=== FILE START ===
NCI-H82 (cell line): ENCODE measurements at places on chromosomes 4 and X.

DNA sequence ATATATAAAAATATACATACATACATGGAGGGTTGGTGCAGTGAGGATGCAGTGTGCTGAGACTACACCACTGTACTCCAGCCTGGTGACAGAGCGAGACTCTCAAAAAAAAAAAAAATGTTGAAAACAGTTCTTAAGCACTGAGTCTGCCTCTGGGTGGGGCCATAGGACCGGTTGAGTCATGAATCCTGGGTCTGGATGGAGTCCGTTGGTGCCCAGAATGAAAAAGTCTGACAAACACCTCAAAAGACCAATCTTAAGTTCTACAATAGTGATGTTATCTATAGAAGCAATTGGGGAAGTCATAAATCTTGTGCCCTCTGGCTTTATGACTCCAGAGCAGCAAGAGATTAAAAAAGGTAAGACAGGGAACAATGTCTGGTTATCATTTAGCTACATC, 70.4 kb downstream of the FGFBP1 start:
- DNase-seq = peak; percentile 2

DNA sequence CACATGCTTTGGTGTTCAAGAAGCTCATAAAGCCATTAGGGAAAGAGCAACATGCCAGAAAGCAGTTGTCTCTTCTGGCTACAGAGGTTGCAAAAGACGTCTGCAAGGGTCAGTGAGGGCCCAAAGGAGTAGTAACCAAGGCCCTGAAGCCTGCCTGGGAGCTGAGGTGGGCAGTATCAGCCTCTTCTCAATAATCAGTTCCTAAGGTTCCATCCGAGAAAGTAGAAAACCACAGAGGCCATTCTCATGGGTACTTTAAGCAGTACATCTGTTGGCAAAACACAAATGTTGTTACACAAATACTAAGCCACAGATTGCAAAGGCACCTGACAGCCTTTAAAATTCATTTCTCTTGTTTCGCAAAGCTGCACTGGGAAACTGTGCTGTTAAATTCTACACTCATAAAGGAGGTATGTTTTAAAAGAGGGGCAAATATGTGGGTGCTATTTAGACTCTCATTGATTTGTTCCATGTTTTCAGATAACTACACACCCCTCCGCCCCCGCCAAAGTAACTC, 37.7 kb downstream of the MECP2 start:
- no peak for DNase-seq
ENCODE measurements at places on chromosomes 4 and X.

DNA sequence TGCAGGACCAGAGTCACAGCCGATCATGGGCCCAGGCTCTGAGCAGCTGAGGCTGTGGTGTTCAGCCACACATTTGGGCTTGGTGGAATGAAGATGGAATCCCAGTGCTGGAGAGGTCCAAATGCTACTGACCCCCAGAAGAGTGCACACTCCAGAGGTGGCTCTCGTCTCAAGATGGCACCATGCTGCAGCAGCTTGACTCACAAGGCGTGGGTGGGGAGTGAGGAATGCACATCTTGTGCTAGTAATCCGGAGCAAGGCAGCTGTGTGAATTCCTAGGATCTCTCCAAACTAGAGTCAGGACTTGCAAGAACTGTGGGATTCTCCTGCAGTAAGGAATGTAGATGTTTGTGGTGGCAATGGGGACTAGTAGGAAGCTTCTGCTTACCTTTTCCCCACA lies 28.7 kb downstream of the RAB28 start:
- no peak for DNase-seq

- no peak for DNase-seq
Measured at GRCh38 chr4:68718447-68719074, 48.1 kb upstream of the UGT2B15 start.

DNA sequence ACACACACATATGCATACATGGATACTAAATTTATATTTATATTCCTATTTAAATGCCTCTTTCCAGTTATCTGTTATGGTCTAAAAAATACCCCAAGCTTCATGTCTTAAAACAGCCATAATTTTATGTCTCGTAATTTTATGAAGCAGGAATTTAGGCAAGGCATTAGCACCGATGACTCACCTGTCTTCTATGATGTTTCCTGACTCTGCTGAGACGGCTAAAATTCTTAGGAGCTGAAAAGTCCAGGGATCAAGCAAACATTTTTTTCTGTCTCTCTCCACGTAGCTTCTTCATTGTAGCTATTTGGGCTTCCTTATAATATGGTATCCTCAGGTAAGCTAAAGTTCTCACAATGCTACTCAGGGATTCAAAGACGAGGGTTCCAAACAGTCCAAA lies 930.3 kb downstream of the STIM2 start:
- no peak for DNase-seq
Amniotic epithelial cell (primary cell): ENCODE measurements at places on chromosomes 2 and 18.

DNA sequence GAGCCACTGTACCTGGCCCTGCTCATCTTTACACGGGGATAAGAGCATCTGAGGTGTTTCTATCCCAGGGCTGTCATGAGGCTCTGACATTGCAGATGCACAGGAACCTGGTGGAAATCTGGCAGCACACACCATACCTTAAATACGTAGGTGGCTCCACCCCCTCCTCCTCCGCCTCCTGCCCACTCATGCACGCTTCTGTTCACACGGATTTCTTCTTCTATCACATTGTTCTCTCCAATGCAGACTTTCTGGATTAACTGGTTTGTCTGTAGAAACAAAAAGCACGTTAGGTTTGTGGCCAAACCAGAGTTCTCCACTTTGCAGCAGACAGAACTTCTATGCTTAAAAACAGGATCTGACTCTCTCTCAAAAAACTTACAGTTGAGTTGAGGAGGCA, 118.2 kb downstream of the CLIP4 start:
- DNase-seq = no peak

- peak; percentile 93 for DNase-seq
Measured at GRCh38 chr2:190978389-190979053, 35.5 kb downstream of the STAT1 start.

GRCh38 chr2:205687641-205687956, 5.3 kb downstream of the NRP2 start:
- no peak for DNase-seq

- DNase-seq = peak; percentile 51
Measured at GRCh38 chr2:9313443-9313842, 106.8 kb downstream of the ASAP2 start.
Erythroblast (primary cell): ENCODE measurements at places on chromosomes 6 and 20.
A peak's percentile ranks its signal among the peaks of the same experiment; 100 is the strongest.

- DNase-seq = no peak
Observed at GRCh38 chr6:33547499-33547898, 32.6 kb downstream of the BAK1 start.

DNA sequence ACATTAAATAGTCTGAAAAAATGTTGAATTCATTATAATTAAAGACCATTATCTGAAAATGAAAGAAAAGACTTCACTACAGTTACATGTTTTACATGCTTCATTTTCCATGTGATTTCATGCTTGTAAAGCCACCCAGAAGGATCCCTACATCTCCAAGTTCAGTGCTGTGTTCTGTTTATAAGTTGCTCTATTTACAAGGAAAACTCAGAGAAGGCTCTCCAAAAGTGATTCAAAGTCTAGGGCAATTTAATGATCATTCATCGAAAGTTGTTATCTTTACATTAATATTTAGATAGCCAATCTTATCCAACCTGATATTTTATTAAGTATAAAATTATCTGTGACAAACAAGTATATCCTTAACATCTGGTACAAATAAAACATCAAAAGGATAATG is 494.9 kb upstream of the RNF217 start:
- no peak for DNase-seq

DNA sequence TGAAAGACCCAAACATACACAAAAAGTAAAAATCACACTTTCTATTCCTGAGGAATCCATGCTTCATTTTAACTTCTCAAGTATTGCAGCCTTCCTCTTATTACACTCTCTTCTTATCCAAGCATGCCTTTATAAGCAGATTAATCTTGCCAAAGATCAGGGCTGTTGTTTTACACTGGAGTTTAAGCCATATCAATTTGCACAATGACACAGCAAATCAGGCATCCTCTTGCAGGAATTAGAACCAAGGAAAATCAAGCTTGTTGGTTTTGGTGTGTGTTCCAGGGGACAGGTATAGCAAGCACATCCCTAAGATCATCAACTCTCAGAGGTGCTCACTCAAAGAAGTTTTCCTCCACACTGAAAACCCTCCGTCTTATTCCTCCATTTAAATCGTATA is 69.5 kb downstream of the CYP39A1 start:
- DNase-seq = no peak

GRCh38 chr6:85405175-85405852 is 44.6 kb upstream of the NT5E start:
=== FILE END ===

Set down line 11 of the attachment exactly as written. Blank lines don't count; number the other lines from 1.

DNA sequence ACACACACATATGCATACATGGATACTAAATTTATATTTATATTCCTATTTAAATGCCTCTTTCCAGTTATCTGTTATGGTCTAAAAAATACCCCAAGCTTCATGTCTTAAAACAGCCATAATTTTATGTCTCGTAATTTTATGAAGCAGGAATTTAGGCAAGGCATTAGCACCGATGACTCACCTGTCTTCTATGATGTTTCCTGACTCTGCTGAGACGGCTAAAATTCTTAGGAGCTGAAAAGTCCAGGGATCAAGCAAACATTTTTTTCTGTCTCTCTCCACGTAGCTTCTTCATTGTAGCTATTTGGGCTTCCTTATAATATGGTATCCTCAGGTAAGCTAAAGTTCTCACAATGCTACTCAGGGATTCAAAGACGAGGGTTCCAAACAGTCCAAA lies 930.3 kb downstream of the STIM2 start: